US5574815 *Jan 28, 1991Nov 12, 1996Kneeland; Foster C.Combination cable capable of simultaneous transmission of electrical signals in the radio and microwave frequency range and optical communication signals
US5576514 *Apr 11, 1995Nov 19, 1996Sumitomo Wiring Systems, Ltd.Coil type high-voltage resistive cable for preventing noise
US5594397 *Mar 23, 1995Jan 14, 1997Tdk CorporationUsed as a signal transmission element
US5744755 *Oct 31, 1996Apr 28, 1998Marilyn A. GasqueLightning retardant cable
US5763825 *Apr 19, 1996Jun 9, 1998International Business Machines CorporationCable with internal ferrite
US5796323 *Jun 12, 1997Aug 18, 1998Tdk CorporationFor suppressing signal noise components
US5930100 *Apr 24, 1998Jul 27, 1999Marilyn A. GasqueLightning retardant cable
US6028353 *Aug 11, 1998Feb 22, 2000Tdk CorporationChip bead element and manufacturing method thereof
US6091025 *Jul 29, 1998Jul 18, 2000Khamsin Technologies, LlcElectrically optimized hybird "last mile" telecommunications cable system
US6106893 *Aug 6, 1997Aug 22, 2000Tdk CoporationTreating iron particles with phosphoric acid, forming conductive line by printing a paste, coating and forming terminal conductors, heating under pressure
US6137389 *Sep 11, 1996Oct 24, 2000Tdk CorporationInductor element for noise suppression
US6239379Nov 5, 1999May 29, 2001Khamsin Technologies LlcElectrically optimized hybrid “last mile” telecommunications cable system
US6241920Nov 5, 1999Jun 5, 2001Khamsin Technologies, LlcElectrically optimized hybrid “last mile” telecommunications cable system
US6259030 *Mar 11, 1999Jul 10, 2001Sumitomo Wiring Systems, Ltd.Tubular core of fluorine rubber and a magnetic ferritematerial wound conductive wire, high impedance and prevention of noise penetration
US6271466 *Oct 7, 1999Aug 7, 2001Japan Atomic Energy Research InstituteGrounding cable
US6278599Jul 26, 1999Aug 21, 2001Mag Holdings, IncLightning retardant cable and conduit systems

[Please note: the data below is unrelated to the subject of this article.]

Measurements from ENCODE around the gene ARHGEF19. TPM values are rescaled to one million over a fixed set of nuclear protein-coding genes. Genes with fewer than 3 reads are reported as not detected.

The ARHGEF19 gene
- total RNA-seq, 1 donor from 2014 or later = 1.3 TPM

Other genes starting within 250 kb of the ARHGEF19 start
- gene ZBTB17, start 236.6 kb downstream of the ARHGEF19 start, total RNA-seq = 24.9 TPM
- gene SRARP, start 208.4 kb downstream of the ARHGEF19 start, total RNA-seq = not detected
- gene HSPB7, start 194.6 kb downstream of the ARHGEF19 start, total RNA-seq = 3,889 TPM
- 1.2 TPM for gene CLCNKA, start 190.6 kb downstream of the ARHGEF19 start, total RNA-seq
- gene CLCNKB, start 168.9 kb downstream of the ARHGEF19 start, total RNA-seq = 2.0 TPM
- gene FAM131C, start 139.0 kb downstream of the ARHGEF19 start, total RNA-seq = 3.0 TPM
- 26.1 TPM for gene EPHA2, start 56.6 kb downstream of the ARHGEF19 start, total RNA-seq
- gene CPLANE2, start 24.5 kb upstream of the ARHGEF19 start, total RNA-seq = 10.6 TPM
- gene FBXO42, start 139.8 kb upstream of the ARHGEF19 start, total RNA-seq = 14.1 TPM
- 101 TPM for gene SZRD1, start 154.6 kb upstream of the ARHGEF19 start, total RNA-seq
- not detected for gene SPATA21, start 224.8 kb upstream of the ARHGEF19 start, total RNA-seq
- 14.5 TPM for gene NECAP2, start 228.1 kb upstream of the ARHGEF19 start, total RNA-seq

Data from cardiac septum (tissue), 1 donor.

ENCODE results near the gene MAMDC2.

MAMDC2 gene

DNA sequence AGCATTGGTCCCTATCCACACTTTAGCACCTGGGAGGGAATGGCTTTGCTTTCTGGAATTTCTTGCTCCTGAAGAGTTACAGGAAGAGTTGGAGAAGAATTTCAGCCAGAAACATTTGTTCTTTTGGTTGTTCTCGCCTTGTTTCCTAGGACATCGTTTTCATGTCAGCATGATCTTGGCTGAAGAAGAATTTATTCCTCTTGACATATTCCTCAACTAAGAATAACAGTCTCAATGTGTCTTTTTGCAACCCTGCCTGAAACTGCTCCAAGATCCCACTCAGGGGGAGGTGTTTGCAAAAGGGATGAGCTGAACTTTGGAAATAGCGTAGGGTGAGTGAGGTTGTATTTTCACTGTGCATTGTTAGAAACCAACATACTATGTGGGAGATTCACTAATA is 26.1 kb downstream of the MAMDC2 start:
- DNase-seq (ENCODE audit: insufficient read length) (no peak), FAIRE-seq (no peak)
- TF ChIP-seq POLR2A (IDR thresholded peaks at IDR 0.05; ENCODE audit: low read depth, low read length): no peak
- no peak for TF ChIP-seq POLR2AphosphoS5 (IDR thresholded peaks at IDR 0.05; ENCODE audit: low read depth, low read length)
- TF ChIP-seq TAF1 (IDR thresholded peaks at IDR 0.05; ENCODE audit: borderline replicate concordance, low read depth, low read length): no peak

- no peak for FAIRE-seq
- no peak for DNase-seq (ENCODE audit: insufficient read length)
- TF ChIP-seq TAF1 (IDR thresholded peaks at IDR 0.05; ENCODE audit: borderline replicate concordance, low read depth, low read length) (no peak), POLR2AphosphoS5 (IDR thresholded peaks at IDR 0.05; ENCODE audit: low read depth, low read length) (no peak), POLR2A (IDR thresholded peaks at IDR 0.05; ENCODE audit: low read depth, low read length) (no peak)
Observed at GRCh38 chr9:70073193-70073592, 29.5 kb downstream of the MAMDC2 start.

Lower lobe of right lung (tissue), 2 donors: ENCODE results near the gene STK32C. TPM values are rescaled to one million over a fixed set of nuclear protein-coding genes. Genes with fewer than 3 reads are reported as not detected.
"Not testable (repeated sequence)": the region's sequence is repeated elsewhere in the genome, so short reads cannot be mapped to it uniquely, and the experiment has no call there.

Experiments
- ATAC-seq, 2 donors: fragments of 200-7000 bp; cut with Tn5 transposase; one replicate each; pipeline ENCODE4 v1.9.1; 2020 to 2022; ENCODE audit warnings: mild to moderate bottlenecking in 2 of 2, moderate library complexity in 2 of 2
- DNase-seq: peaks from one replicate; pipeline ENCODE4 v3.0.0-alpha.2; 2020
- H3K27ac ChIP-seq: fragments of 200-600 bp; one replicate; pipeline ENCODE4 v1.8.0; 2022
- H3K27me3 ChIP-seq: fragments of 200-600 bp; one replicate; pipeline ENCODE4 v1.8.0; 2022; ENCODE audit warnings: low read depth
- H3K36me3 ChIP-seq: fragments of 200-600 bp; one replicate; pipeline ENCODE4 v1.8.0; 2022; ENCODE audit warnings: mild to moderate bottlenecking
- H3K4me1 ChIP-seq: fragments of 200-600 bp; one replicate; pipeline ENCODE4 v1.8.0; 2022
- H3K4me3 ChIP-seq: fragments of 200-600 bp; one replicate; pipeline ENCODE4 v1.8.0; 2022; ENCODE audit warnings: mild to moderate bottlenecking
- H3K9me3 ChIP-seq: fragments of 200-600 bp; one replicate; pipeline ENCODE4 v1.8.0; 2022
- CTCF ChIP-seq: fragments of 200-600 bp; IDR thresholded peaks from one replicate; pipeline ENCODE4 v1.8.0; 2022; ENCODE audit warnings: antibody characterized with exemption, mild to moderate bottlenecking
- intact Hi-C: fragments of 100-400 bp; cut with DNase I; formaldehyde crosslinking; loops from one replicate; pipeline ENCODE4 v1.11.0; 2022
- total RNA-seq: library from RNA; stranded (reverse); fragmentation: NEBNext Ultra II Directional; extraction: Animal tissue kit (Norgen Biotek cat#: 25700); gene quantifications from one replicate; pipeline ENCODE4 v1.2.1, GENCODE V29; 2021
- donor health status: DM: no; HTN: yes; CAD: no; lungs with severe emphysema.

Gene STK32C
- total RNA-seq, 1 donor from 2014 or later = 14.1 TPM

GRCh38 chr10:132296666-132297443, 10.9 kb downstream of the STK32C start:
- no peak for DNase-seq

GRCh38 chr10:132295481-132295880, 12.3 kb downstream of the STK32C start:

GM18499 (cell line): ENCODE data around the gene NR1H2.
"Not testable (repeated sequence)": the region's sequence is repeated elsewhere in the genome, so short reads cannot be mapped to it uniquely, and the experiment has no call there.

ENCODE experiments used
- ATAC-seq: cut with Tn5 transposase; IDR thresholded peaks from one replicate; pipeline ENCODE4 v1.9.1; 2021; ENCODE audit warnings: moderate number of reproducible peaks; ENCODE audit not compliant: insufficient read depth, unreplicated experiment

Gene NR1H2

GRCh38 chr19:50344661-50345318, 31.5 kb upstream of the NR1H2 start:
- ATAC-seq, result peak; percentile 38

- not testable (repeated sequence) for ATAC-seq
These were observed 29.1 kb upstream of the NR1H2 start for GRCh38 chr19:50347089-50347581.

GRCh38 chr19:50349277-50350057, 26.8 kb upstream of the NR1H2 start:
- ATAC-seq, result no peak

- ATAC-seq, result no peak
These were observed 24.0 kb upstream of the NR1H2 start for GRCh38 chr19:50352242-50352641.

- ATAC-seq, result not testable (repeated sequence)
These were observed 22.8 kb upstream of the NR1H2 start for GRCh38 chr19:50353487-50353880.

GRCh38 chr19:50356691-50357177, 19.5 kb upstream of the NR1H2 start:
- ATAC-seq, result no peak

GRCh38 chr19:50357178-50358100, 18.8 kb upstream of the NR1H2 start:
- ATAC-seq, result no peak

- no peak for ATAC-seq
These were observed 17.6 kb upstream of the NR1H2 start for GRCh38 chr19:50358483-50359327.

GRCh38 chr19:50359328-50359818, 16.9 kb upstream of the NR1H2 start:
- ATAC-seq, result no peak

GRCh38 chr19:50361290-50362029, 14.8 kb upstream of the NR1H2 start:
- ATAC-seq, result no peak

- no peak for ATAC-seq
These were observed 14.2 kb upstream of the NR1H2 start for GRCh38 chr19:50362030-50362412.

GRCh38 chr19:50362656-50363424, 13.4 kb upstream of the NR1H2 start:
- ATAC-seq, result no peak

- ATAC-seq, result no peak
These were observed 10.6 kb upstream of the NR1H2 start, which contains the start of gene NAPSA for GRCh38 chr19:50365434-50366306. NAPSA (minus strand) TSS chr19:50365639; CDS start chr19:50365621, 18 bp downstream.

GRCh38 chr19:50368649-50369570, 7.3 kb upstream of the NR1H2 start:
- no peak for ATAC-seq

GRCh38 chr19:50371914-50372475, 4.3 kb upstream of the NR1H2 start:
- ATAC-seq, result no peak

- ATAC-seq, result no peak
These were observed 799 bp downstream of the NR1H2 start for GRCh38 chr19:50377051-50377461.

US6320133 *Oct 10, 1997Nov 20, 2001Tunewell Technology LtdPower distribution system
US6346671 *Aug 11, 1998Feb 12, 2002AlcatelCoaxial high-frequency cable
US6534708 *Apr 3, 2001Mar 18, 2003Nec Tokin CorporationSignal transmission cable with a noise absorbing high loss magnetic film formed on a sheath of the cable
US6649843 *Apr 16, 2001Nov 18, 2003Hitachi Cable, Ltd.Composite conductor, production method thereof and cable using the same
US6684030Aug 25, 1999Jan 27, 2004Khamsin Technologies, LlcSuper-ring architecture and method to support high bandwidth digital “last mile” telecommunications systems for unlimited video addressability in hub/star local loop architectures
US6778034 *May 7, 2002Aug 17, 2004G.M.W.T. (Global Micro Wire Technology) Ltd.EMI filters
US7205860Dec 8, 2004Apr 17, 2007Advanced Magnetic Solutions LimitedElectromagnetic interface module for balanced data communication
US7294785Jun 18, 2004Nov 13, 2007Ge Healthcare Finland OyPatient cable for medical measurements
US7338709 *Jul 10, 2000Mar 4, 2008Toska Co., Ltd.Security yarn and production method therefor
US7369025 *Jul 6, 2004May 6, 2008Commissariat A L'energie AtomiqueElectronic device provided with a magnetic screening
US7390963Jun 8, 2006Jun 24, 20083M Innovative Properties CompanyMetal/ceramic composite conductor and cable including same
US20120256005 *Dec 13, 2010Oct 11, 2012Kts Kommunikationstechnik Und Systeme GmbhConnection cable for the electrical or optical fiber connection of two system devices
DE102009030264A1 *Jun 17, 2009Dec 23, 2010Sefar AgData cable i.e. coaxial cable, for e.g. telecommunication system for transmission of TV signals, has shield including polymer-mono filament and/or polymer-multi-filaments coated with electrically conducting coating
EP0244069A2 *Mar 12, 1987Nov 4, 1987Gregory Charles StoneSurge attenuating cable
EP1488738A1 *Jun 19, 2003Dec 22, 2004Instrumentarium CorporationPatient cable for medical measurements
WO2000031753A1 *Oct 27, 1999Jun 2, 2000Advanced Filtering Systems LtdFilter wire and cable
WO2007146704A1 *Jun 6, 2007Dec 21, 20073M Innovative Properties CoMetal/ceramic composite conductor and cable including same
Classifications
U.S. Classification333/12, 174/36, 333/184, 333/243, 333/236
International ClassificationH05K9/00, H01B11/18, H01B7/00, H01B11/14, H01B11/06
Cooperative ClassificationH05K9/0098, H01B11/06, H01B7/0063, H01B11/1895, H01B7/0054, H01B11/146
European ClassificationH05K9/00M6, H01B11/18R, H01B11/14G, H01B7/00G, H01B11/06
Legal Events
DateCodeEventDescription
Jan 9, 1990ASAssignment
Owner name: SOCIETE D APPLICATION DES FERRITES MUSORB, THE, SO
Free format text: CONDITIONAL ASSIGNMENT;ASSIGNOR:MAYER, FERDY;REEL/FRAME:005237/0670
Effective date: 19891201
Owner name: SOCIETE D APPLICATION DES FERRITES MUSORB, SOCIETE